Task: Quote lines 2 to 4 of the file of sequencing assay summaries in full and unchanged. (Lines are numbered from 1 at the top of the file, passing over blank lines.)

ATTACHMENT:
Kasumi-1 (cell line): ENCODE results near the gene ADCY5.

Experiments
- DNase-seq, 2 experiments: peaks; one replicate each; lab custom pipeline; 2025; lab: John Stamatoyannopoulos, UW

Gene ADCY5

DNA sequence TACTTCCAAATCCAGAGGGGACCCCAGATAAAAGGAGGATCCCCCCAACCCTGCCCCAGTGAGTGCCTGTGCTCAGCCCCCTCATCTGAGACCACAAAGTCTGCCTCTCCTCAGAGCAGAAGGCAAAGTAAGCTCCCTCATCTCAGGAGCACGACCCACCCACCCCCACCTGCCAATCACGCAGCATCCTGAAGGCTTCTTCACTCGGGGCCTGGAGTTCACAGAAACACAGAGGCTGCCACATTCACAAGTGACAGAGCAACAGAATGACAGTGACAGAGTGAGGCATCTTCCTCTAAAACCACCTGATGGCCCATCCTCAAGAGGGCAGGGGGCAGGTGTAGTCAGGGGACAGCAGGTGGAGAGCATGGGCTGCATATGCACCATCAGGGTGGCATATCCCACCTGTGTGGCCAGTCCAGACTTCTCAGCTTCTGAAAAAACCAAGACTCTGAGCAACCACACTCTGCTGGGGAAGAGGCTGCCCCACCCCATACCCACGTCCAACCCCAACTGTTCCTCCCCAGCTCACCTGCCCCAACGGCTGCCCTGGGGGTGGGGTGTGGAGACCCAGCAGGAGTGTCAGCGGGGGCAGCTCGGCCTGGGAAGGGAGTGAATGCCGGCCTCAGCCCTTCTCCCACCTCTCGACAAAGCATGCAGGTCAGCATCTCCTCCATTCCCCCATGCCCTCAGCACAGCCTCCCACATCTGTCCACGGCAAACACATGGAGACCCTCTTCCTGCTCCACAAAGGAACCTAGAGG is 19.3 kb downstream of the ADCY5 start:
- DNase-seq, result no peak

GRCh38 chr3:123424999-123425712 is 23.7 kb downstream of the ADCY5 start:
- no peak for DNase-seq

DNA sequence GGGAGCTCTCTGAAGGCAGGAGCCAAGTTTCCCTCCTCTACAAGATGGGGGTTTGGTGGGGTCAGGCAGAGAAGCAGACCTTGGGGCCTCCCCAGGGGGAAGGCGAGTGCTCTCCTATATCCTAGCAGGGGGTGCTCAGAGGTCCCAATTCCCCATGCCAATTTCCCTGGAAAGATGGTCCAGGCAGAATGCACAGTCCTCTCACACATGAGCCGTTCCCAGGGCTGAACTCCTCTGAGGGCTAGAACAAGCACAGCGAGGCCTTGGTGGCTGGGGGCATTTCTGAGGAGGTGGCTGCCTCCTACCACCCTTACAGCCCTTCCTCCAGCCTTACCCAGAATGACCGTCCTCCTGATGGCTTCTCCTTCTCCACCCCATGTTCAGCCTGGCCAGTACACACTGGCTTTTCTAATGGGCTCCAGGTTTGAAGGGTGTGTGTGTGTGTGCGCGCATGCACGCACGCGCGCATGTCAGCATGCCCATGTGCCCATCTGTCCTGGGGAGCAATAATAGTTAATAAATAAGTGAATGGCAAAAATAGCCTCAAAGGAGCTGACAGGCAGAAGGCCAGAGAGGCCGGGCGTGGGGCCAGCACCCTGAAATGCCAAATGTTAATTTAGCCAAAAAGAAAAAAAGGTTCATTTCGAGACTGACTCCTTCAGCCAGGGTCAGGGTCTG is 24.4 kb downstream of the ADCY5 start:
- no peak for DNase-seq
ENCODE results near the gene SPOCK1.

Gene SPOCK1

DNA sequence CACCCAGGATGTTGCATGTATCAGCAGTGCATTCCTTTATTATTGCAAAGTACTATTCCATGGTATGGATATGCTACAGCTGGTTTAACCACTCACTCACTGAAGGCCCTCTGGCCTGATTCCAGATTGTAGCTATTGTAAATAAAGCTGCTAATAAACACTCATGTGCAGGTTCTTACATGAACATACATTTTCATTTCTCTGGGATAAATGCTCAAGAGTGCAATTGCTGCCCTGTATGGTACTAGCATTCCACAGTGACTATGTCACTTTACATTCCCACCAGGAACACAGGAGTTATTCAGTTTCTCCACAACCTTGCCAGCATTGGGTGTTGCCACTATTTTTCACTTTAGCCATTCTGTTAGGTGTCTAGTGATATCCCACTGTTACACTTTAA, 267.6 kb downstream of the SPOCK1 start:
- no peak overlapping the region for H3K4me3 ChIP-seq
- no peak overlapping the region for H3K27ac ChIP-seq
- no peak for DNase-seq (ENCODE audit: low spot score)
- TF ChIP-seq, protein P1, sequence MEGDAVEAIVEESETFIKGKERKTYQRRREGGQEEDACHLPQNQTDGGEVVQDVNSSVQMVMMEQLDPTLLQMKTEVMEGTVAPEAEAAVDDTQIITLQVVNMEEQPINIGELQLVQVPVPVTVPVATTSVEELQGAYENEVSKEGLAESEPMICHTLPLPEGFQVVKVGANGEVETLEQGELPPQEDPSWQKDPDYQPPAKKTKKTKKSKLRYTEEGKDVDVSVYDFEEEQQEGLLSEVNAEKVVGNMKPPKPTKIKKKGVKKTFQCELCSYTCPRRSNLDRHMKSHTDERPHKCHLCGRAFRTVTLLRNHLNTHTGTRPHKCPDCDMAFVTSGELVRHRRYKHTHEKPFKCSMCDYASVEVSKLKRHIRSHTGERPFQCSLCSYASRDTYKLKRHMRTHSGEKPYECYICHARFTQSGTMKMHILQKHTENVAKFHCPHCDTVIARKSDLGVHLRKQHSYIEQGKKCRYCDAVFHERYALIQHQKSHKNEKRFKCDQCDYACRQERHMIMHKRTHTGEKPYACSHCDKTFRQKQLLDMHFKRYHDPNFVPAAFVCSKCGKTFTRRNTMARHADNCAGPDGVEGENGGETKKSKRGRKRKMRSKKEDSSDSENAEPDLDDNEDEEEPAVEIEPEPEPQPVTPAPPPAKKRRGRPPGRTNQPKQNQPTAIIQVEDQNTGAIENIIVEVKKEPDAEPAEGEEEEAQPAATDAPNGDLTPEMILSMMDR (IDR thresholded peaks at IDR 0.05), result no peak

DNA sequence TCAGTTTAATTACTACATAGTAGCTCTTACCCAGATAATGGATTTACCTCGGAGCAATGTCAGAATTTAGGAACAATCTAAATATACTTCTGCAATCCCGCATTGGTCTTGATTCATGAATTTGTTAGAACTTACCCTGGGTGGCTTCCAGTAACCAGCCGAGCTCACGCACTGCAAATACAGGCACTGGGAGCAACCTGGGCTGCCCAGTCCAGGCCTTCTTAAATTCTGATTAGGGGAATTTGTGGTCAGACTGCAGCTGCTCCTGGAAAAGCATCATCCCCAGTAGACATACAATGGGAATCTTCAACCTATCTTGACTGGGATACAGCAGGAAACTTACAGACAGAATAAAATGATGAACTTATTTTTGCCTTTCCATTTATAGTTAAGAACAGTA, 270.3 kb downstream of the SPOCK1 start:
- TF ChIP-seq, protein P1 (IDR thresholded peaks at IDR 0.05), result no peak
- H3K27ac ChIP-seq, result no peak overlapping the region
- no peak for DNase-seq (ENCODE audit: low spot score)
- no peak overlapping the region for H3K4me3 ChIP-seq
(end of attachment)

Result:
Experiments
- DNase-seq, 2 experiments: peaks; one replicate each; lab custom pipeline; 2025; lab: John Stamatoyannopoulos, UW

Gene ADCY5